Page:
Housing Complex

The State of the Anacostia Is Better Than It Could Be

All the things you need to worry about. (AWS)

Last year, the Anacostia Watershed Society put out its first report card on the state of the city's less favored river. The news wasn't good: Maryland and D.C. had earned failing grades on their efforts to improve water quality, which has been degraded over decades of leakage from toxic sites and outflows of raw sewage during rainstorms. Hopefully, the advocates thought, that would get the political establishment's attention.

This year, although it's hard to confirm evidence of real progress over just two years of data collection, the news is a little better. The river still rated an F grade overall for the health of aquatic vegetation–a metric determined by the amount of light that's able to reach plants at the river floor–pollution from fecal bacteria has improved markedly, as has the amount of dissolved oxygen, which bugs and fish need to survive. "Basically the message this year is that we hit bottom, and are starting to climb back out," says AWS' Julie Lawson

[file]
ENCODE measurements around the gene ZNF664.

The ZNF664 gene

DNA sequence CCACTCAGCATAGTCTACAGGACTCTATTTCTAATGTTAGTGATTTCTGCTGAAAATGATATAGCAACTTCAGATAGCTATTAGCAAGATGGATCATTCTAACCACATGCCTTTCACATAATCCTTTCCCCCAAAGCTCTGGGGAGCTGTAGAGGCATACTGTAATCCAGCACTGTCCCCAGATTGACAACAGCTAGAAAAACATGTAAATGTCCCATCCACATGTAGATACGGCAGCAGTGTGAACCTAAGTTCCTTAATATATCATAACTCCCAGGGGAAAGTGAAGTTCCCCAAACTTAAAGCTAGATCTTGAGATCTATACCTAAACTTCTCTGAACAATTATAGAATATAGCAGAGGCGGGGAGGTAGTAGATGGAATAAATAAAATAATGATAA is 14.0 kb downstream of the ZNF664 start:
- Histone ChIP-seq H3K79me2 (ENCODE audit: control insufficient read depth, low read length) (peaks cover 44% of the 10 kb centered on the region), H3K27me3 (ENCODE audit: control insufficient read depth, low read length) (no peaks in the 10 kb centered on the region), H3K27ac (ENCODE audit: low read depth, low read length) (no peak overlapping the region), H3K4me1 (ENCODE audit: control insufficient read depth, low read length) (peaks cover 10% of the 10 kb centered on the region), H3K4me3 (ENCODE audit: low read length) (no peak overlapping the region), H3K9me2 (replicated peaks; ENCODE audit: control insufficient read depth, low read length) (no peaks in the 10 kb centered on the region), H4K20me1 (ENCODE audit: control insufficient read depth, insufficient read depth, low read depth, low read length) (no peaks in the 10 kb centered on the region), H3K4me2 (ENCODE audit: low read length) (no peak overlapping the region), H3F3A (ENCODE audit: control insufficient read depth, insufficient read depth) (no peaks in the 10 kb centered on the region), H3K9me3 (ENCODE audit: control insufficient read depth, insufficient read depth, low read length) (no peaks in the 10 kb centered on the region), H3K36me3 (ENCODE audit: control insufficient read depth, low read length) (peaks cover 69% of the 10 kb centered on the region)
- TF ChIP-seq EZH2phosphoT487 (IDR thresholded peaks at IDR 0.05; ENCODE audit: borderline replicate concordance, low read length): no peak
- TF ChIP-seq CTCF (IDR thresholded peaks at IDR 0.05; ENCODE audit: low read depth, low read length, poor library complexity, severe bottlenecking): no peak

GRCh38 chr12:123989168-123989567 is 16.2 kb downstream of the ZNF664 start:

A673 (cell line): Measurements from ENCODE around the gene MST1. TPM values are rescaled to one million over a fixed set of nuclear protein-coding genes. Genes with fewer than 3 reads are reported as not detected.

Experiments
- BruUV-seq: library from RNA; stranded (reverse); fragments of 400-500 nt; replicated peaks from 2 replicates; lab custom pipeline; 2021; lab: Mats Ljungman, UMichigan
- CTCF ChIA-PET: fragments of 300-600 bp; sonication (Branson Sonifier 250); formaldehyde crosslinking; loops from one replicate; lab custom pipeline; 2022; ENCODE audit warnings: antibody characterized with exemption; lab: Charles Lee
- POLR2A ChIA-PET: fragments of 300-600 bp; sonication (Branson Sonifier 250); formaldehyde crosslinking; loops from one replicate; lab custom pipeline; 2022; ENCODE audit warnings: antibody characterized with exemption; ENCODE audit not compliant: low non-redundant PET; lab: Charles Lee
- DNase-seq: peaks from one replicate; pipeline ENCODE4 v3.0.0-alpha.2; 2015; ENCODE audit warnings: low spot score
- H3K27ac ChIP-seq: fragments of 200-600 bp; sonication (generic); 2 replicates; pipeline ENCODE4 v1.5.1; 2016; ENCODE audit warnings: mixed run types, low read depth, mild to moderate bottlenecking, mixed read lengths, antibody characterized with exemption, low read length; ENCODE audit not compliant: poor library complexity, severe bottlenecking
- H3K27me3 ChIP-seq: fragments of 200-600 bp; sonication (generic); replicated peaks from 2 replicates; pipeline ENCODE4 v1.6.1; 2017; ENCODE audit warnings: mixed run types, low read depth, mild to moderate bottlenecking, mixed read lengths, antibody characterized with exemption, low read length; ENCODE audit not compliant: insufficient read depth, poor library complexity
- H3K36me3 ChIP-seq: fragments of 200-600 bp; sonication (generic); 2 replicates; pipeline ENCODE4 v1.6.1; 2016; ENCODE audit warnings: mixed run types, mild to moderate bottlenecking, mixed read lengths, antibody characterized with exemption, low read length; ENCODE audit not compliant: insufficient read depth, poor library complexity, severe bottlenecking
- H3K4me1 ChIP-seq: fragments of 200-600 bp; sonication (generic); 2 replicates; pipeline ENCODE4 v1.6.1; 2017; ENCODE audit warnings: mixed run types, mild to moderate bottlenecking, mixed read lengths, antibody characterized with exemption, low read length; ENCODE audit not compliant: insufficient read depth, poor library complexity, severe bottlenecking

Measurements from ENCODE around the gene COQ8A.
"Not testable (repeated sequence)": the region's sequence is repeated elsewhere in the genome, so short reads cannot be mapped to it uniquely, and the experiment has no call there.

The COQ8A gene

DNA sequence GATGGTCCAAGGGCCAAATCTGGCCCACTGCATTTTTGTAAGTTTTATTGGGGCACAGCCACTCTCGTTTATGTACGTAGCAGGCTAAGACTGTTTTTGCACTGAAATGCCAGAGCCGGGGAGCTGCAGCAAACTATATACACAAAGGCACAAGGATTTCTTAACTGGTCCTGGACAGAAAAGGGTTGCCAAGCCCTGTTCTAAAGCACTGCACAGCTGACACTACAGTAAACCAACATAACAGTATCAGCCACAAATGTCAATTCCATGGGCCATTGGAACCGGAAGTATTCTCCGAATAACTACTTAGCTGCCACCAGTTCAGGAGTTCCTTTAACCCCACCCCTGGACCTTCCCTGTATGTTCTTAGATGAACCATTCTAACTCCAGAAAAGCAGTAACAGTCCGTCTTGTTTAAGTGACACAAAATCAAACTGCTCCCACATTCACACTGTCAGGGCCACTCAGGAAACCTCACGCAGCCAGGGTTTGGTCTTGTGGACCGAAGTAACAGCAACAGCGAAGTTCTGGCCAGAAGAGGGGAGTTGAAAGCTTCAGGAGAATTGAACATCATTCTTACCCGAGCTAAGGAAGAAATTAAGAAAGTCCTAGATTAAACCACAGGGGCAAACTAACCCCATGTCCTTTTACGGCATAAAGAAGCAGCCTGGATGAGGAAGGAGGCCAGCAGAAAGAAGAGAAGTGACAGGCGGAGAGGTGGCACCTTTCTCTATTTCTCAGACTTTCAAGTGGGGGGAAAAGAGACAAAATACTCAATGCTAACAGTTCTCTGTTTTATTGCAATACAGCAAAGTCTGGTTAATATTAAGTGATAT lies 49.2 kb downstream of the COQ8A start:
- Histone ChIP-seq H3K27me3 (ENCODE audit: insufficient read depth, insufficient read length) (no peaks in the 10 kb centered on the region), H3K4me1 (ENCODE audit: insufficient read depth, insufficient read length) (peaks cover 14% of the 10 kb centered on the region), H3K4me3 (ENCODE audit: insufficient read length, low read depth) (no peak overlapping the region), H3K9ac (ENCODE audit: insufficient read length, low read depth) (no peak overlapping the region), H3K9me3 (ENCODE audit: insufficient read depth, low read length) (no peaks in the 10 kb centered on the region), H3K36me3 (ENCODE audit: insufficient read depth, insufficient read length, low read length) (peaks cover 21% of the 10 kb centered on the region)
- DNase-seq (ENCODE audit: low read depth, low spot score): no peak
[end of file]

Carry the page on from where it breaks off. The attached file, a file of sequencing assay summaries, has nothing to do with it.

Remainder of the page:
Here's a breakdown, section by section:


Kudos, Maryland! The upstream section is the healthiest part of the river, with less and less fecal matter over the years, excellent levels of dissolved oxygen, and almost healthy amounts of chlorophyll. That's due in part to the Washington Suburban Sanitary Commission's work to fix broken pipes, a strong stormwater control project, stream restorations, and neighborhood-scale retrofit projects like rain gardens and green streets. Montgomery County also instituted nickel charge on plastic bags.


The District is doing the most of the political jurisdictions, with a strict new stormwater runoff permit, a large-scale effort to control runoff, a bag tax that's reduced the amount of plastic in the river, and trash traps that catch some of the rest. But there are still sites leaking toxics into the river, as well as combined sewer outfalls that release sewage during high rains. The section north of the Pennsylvania Avenue bridge has decent levels of dissolved oxygen and  improving amounts of chlorophyll.


Where the Anacostia joins the Potomac, it's got less dissolved oxygen and less chlorophyll than further upstream, but less fecal matter and clearer water. The lower reaches of the river are also the most influenced by overall federal policy, which has improved recently with the Urban Waters pilot program, and things are looking up, with a $5 million fund from the Environmental Protection Agency for restoration projects.

[scribd id=88861214 key=key-1nsjjv5ifjwxaxj7udpg mode=list]